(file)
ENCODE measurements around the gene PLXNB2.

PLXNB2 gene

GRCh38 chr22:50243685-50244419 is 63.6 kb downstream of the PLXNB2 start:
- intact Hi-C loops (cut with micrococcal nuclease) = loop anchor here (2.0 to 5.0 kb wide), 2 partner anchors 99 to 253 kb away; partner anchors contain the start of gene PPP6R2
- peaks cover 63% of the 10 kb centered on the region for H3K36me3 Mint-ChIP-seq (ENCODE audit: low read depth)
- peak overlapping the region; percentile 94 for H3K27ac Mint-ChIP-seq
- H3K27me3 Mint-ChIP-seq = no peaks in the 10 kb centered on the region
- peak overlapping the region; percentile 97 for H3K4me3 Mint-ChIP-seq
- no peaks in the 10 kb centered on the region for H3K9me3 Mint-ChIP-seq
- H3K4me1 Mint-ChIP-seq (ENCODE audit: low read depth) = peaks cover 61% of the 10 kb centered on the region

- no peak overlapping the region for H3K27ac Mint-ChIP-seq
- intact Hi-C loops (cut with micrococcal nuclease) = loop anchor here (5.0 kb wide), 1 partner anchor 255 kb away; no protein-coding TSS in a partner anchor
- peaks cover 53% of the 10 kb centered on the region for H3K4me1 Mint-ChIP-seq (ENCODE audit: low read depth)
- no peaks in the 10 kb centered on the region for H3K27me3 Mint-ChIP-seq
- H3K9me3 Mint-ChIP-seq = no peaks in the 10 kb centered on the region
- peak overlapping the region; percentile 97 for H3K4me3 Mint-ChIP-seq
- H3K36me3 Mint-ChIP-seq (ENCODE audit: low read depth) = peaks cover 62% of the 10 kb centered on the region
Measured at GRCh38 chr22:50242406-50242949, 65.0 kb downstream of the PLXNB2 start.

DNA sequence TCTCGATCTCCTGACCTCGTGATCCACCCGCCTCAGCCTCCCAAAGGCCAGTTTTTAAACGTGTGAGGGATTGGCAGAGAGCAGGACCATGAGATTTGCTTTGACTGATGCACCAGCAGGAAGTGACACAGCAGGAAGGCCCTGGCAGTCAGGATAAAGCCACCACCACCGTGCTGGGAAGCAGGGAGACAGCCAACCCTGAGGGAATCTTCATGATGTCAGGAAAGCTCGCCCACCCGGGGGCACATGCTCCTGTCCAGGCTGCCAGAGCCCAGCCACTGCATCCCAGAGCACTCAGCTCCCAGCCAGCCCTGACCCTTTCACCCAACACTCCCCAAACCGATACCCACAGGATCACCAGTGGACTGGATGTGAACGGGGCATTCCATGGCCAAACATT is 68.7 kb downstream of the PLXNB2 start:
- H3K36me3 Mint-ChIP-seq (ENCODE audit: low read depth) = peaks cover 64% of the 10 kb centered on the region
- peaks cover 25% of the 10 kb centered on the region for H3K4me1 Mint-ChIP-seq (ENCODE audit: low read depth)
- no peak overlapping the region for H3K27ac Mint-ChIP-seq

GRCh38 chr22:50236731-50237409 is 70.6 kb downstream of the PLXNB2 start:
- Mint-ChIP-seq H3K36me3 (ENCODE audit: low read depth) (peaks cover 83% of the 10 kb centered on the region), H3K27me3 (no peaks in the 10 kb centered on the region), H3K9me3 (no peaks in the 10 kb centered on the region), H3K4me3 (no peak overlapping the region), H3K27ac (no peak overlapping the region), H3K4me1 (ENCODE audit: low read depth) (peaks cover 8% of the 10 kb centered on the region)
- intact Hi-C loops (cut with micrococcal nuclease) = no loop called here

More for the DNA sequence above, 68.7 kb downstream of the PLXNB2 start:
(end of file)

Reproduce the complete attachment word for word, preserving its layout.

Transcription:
ENCODE measurements around the gene PLXNB2.

PLXNB2 gene

GRCh38 chr22:50243685-50244419 is 63.6 kb downstream of the PLXNB2 start:
- intact Hi-C loops (cut with micrococcal nuclease) = loop anchor here (2.0 to 5.0 kb wide), 2 partner anchors 99 to 253 kb away; partner anchors contain the start of gene PPP6R2
- peaks cover 63% of the 10 kb centered on the region for H3K36me3 Mint-ChIP-seq (ENCODE audit: low read depth)
- peak overlapping the region; percentile 94 for H3K27ac Mint-ChIP-seq
- H3K27me3 Mint-ChIP-seq = no peaks in the 10 kb centered on the region
- peak overlapping the region; percentile 97 for H3K4me3 Mint-ChIP-seq
- no peaks in the 10 kb centered on the region for H3K9me3 Mint-ChIP-seq
- H3K4me1 Mint-ChIP-seq (ENCODE audit: low read depth) = peaks cover 61% of the 10 kb centered on the region

- no peak overlapping the region for H3K27ac Mint-ChIP-seq
- intact Hi-C loops (cut with micrococcal nuclease) = loop anchor here (5.0 kb wide), 1 partner anchor 255 kb away; no protein-coding TSS in a partner anchor
- peaks cover 53% of the 10 kb centered on the region for H3K4me1 Mint-ChIP-seq (ENCODE audit: low read depth)
- no peaks in the 10 kb centered on the region for H3K27me3 Mint-ChIP-seq
- H3K9me3 Mint-ChIP-seq = no peaks in the 10 kb centered on the region
- peak overlapping the region; percentile 97 for H3K4me3 Mint-ChIP-seq
- H3K36me3 Mint-ChIP-seq (ENCODE audit: low read depth) = peaks cover 62% of the 10 kb centered on the region
Measured at GRCh38 chr22:50242406-50242949, 65.0 kb downstream of the PLXNB2 start.

DNA sequence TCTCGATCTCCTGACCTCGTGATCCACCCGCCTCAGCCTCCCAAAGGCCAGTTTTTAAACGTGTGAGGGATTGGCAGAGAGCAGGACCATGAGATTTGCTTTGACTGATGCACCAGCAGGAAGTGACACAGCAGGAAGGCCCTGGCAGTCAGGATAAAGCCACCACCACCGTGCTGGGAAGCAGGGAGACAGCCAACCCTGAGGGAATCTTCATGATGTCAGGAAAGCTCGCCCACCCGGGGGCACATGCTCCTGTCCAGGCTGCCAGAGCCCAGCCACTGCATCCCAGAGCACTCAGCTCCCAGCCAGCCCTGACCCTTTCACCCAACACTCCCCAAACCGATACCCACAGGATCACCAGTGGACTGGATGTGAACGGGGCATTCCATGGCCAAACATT is 68.7 kb downstream of the PLXNB2 start:
- H3K36me3 Mint-ChIP-seq (ENCODE audit: low read depth) = peaks cover 64% of the 10 kb centered on the region
- peaks cover 25% of the 10 kb centered on the region for H3K4me1 Mint-ChIP-seq (ENCODE audit: low read depth)
- no peak overlapping the region for H3K27ac Mint-ChIP-seq

GRCh38 chr22:50236731-50237409 is 70.6 kb downstream of the PLXNB2 start:
- Mint-ChIP-seq H3K36me3 (ENCODE audit: low read depth) (peaks cover 83% of the 10 kb centered on the region), H3K27me3 (no peaks in the 10 kb centered on the region), H3K9me3 (no peaks in the 10 kb centered on the region), H3K4me3 (no peak overlapping the region), H3K27ac (no peak overlapping the region), H3K4me1 (ENCODE audit: low read depth) (peaks cover 8% of the 10 kb centered on the region)
- intact Hi-C loops (cut with micrococcal nuclease) = no loop called here

More for the DNA sequence above, 68.7 kb downstream of the PLXNB2 start: